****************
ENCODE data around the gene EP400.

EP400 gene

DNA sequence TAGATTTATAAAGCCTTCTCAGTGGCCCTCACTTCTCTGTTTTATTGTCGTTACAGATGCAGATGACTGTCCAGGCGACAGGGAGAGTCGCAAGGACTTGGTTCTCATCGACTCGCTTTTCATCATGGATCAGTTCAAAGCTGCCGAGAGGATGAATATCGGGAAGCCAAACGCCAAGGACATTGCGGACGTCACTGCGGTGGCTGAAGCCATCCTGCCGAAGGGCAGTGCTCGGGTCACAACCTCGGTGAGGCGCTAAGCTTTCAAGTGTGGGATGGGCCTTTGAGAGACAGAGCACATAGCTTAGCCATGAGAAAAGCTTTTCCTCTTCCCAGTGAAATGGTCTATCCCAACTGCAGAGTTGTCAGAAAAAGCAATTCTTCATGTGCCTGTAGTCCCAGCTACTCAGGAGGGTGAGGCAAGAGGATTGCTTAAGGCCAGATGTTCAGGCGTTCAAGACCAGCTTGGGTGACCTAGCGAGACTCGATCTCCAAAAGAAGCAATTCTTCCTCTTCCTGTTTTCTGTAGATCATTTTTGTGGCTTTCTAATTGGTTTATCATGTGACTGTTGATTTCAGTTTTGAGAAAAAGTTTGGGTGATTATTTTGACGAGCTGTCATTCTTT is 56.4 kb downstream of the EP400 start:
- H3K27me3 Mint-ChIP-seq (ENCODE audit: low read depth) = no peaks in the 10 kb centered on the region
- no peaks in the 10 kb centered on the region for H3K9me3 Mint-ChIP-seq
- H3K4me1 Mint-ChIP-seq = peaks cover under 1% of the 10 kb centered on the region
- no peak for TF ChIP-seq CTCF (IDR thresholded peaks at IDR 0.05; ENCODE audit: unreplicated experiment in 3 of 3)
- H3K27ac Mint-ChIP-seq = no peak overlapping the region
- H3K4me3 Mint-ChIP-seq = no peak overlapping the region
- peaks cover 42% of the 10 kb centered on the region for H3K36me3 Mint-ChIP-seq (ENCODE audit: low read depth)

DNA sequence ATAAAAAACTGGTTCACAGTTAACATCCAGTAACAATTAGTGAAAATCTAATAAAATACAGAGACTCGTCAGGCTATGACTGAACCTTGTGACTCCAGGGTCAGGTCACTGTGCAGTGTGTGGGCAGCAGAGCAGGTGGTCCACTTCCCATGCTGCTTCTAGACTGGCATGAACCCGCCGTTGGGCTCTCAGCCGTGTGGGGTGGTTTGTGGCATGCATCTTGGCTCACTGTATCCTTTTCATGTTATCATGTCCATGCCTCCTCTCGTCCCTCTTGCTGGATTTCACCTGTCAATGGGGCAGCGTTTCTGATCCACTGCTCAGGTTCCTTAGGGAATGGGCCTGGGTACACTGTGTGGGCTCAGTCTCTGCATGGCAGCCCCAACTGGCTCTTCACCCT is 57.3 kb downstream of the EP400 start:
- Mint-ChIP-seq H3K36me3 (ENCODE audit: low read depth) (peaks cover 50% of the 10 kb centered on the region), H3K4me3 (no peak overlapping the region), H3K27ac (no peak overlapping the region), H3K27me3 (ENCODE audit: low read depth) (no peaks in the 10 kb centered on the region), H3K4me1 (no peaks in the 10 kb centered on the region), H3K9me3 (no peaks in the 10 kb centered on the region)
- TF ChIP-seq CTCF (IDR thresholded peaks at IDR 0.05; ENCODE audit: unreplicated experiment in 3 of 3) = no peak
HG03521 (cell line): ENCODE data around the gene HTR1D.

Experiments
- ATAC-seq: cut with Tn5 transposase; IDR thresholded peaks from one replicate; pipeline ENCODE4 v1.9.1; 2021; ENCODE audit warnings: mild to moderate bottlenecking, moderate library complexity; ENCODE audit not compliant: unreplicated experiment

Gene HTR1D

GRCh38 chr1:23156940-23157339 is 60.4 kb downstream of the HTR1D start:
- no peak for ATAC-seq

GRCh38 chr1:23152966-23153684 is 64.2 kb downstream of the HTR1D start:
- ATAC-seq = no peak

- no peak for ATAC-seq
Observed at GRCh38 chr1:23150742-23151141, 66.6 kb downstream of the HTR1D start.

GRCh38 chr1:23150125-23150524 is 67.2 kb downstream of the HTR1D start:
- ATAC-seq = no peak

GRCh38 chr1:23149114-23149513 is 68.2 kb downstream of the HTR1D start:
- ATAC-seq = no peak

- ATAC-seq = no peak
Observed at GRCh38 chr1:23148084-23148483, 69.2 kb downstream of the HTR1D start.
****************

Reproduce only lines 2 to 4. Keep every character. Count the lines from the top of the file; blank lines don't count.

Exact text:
EP400 gene

DNA sequence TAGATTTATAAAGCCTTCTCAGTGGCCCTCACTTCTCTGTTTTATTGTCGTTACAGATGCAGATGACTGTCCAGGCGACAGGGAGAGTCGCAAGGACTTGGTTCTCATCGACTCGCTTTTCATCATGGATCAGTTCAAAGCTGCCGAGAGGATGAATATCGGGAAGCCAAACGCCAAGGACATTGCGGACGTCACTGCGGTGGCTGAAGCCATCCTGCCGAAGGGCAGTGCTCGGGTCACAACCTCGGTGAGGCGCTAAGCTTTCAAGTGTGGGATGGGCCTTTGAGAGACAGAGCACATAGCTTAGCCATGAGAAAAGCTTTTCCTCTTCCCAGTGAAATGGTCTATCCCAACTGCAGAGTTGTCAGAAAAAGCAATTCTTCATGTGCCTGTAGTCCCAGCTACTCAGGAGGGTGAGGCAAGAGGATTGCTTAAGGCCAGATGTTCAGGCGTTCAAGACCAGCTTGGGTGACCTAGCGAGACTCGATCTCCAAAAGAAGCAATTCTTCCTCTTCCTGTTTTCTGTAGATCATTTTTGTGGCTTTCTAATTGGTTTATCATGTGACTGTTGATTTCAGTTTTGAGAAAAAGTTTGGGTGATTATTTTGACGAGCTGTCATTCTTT is 56.4 kb downstream of the EP400 start:
- H3K27me3 Mint-ChIP-seq (ENCODE audit: low read depth) = no peaks in the 10 kb centered on the region